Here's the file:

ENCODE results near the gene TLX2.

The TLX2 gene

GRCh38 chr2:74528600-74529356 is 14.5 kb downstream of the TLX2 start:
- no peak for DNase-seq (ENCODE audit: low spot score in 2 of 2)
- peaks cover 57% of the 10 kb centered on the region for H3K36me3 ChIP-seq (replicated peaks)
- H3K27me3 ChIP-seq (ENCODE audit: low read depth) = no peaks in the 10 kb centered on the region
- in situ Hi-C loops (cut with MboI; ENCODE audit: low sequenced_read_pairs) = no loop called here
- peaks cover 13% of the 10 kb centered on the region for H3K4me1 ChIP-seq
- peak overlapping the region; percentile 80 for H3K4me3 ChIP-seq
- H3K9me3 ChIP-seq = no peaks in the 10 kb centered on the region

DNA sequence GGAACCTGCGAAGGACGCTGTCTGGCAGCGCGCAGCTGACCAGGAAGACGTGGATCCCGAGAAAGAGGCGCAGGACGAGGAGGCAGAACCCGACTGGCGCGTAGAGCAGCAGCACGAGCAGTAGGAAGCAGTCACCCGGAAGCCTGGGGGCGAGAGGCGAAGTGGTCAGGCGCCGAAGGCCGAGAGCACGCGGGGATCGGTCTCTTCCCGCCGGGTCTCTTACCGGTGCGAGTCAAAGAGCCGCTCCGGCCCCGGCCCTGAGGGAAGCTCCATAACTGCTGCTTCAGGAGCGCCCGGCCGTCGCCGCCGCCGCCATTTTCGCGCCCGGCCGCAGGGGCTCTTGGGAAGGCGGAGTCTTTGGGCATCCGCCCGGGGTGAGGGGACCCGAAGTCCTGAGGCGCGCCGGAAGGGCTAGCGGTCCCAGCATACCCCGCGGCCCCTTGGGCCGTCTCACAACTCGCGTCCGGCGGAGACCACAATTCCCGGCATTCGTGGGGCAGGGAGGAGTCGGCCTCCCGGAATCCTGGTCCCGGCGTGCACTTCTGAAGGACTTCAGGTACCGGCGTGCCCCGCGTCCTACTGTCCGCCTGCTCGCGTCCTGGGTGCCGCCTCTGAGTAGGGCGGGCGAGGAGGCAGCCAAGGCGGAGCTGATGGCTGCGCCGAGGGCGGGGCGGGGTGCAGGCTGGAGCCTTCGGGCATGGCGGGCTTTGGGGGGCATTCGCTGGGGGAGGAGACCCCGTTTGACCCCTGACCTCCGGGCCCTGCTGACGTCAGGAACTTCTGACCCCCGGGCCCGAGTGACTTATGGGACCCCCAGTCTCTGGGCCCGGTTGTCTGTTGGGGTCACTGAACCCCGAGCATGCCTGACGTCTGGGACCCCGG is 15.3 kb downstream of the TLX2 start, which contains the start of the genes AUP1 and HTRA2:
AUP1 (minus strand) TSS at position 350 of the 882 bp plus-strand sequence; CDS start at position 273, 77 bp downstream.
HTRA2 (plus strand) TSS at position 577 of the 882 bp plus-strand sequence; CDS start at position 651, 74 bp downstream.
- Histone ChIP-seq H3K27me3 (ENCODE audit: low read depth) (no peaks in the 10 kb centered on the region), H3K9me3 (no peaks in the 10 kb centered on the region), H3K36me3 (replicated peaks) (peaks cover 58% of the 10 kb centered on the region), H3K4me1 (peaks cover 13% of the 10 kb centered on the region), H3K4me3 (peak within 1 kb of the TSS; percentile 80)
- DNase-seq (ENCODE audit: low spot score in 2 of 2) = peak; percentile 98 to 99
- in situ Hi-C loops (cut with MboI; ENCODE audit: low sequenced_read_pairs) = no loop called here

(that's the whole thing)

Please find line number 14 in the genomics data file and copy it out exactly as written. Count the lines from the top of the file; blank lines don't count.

- Histone ChIP-seq H3K27me3 (ENCODE audit: low read depth) (no peaks in the 10 kb centered on the region), H3K9me3 (no peaks in the 10 kb centered on the region), H3K36me3 (replicated peaks) (peaks cover 58% of the 10 kb centered on the region), H3K4me1 (peaks cover 13% of the 10 kb centered on the region), H3K4me3 (peak within 1 kb of the TSS; percentile 80)